Are you one of those who always relies on their “gut feeling”? Yes? Then you must be a clairvoyant?!
Let’s demystify the “Gut Feeling”.
For a moment let’s imagine a crowded neighbourhood- what’s it like on a normal weekday? People rushing to work, to their appointments, their chores - the routine grind basically, right?
Now, picture the same scenario - the hectic bustle - at a microscopic level, below the skin on our bodies inside us - a million microorganisms working constantly! That’s what we call the human microbiome, this is what we are made up of at a cellular level - comprising bacteria, archaea, viruses, and eukaryotes which reside within (and outside) our bodies.
These microorganisms/microbes, in trillions make the human microbiome, that can be separated into subsections dependent on their location. These wonderful life giving and life saving microbes or ‘bugs’ come from thousands of different species that impact human physiology, both in health and in disease.
From the human microbiome, gut microbiome, we mean the microorganisms (and their genes) that reside in the colon region of the body. The gut microbiome weighs about 200 grams, and operates as an independent organ in our body.
Microscopic organisms which are both beneficial (symbiotic bacteria) and dangerous (disease-causing) make up our microbiome. The majority of these are complementary in nature (meaning they benefit both our body and also the microbiota) while a small percentage of them are harmful.
Why do we fall sick?
The majority of these bacteria reside on the surface of our skin as well as within our digestive system, including the intestines. The gut microbiome refers to these bacteria that live inside our digestive tract.
Our gut is home to millions of these minute living organisms, with about 1000 distinct species, including various types of bacteria, viruses and fungal entities. Although many of these microorganisms reside within humans, bacteria make up the majority of the gut microbiome. 70% of these gut bacteria are found only in the colon. These bacteria really outnumber our own cells in our bodies. In our bodies, there are around 40 trillion bacterial cells, but we only have 30 trillion human cells.The problem occurs when this equilibrium is disrupted, which can be caused by infectious diseases, unbalanced diets, or long-term utilisation of antibiotics or even other bacteria-killing drugs. As a consequence, the body's susceptibility to diseases may increase.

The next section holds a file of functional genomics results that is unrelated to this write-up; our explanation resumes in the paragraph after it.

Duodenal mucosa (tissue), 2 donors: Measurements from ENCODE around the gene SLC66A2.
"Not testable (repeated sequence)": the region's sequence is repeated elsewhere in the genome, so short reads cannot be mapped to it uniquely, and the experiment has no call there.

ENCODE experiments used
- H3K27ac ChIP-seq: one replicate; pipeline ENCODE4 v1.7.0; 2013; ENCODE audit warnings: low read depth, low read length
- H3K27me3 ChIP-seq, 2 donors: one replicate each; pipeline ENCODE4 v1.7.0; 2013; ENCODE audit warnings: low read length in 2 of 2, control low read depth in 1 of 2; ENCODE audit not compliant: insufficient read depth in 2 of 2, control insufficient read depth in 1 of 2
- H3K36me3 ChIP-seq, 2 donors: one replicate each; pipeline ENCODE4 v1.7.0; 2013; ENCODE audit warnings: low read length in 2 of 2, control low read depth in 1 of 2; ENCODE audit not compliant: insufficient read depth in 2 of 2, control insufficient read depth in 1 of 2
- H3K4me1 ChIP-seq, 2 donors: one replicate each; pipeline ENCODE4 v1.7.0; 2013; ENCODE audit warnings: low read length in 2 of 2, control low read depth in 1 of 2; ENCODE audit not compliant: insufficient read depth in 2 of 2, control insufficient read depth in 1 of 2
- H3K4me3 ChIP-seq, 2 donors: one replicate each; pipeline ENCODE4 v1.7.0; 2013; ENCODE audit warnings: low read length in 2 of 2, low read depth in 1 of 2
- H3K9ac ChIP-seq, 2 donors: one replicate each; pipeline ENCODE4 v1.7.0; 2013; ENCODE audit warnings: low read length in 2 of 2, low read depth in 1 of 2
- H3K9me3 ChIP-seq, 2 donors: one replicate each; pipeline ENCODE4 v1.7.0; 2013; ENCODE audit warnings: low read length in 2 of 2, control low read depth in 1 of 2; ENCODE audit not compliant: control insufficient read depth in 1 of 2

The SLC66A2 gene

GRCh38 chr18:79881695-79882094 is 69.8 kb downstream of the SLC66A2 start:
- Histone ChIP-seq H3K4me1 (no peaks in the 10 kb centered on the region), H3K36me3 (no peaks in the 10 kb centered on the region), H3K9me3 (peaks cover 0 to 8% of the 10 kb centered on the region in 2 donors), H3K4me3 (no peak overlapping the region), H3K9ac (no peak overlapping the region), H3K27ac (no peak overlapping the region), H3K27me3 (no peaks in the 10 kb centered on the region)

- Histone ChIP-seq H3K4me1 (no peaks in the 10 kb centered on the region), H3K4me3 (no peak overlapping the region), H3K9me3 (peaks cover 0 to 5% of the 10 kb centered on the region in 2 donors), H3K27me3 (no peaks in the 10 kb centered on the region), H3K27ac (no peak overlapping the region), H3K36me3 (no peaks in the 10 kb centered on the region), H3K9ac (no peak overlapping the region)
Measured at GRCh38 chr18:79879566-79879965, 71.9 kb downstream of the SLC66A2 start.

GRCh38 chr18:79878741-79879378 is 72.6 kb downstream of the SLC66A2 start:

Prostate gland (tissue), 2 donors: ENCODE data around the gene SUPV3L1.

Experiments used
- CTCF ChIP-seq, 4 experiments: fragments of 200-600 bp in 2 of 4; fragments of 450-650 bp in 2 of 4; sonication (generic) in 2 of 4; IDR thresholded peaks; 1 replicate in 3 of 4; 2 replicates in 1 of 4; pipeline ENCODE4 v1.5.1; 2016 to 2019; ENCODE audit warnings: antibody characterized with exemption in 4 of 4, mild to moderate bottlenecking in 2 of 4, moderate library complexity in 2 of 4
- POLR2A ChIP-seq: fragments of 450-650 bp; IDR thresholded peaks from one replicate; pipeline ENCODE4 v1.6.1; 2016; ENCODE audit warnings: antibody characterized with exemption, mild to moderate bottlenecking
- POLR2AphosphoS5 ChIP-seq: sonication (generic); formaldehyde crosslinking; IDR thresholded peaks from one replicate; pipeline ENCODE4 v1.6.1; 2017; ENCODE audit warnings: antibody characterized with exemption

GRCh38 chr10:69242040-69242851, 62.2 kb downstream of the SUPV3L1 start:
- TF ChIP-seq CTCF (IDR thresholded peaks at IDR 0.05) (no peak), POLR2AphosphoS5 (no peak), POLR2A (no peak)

Does this bacterial ecosystem actually help in slowing ageing?
Studies report that a healthy gut might be our key to healthy ageing. The microorganisms that occupy our gut through the emerging 20s take up a lesser fraction of the microbiome among healthy humans. These “bugs” also grow their population and diversify to different species as our body grows. Greater diversity in the gut microbiome is considered a sign of good health.
Individuals who are less healthy, the makeup of their microbiome stays primarily unchanged, and often die early. Individuals with higher distinct gut microbiota show better capability for activities as they get older and higher overall agility than those with less distinct gut microbiota.
For example, it can influence our immune function, because our cells tend to rely on a varied range of microbiological chemicals for correct growth and behaviour. This remarkably illustrates the impact of our microbiome's symbiotic nature. This comprises metabolites generated from our dietary sources by the bacteria, metabolites created through our gut microorganisms as well as compounds generated by us and biochemically regulated by gut bacteria.
How does the Gut Microbiome Influence Our Health?
Macro-life develops from micro-life forms and have co-existed for ages. As a result, all animals, including humans, have evolved to live with microorganisms. Microbes have adapted to exist within human bodies and play crucial functions throughout millions of years. In fact, humans cannot thrive without the gut microbiota. These germs begin to alter our bodies the minute we are born.
Microbes are thought to be transferred from mother to kid through birth canals. New research, however, suggests that humans are exposed to bacteria inside the womb. To live, these microorganisms create a commensal or symbiotic connection with human bodies, contributing to our biological functions.
Trillions of microorganisms that are essential to your health live in your intestines.
Modern diets strong in salty, sugary, or fatty processed meals, on the other hand, may harm the ageing gut, but higher fibre nutritional foods like fruits, vegetables, seeds, beans, and nuts, paired with exercise, may help sustain a healthy gut microbial balance as we age.
As a result, it can act as an indicator of numerous chronic diseases, which can eventually aid in the discovery of novel therapeutics to extend healthspan and curb ageing.